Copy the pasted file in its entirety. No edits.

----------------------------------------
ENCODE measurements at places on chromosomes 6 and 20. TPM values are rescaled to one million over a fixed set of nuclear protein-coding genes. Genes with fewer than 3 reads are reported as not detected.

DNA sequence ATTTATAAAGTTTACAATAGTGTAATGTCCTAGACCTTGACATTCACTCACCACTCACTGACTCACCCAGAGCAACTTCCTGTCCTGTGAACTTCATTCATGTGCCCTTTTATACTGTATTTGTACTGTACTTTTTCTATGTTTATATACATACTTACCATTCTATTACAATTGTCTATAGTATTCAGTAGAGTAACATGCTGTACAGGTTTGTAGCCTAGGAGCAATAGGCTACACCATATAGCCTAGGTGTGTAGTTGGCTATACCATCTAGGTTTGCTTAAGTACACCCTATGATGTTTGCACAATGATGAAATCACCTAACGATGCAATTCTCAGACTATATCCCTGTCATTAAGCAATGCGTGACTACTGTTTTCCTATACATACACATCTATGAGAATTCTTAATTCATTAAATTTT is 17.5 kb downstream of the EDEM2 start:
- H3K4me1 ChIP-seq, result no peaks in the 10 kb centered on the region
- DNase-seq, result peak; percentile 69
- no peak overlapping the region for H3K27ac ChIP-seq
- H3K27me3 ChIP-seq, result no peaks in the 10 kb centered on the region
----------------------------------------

ENCODE measurements at places on chromosomes 6 and 20. TPM values are rescaled to one million over a fixed set of nuclear protein-coding genes. Genes with fewer than 3 reads are reported as not detected.

DNA sequence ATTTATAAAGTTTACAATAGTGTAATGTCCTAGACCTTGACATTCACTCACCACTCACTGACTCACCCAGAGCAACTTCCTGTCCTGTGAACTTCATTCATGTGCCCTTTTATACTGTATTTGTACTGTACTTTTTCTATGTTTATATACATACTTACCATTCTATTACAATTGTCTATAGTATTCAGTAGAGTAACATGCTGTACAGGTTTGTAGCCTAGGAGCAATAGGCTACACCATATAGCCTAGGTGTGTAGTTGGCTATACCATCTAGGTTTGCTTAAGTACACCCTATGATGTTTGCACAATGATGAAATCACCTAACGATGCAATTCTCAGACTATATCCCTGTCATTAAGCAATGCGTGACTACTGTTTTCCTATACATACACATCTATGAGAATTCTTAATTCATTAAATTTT is 17.5 kb downstream of the EDEM2 start:
- H3K4me1 ChIP-seq, result no peaks in the 10 kb centered on the region
- DNase-seq, result peak; percentile 69
- no peak overlapping the region for H3K27ac ChIP-seq
- H3K27me3 ChIP-seq, result no peaks in the 10 kb centered on the region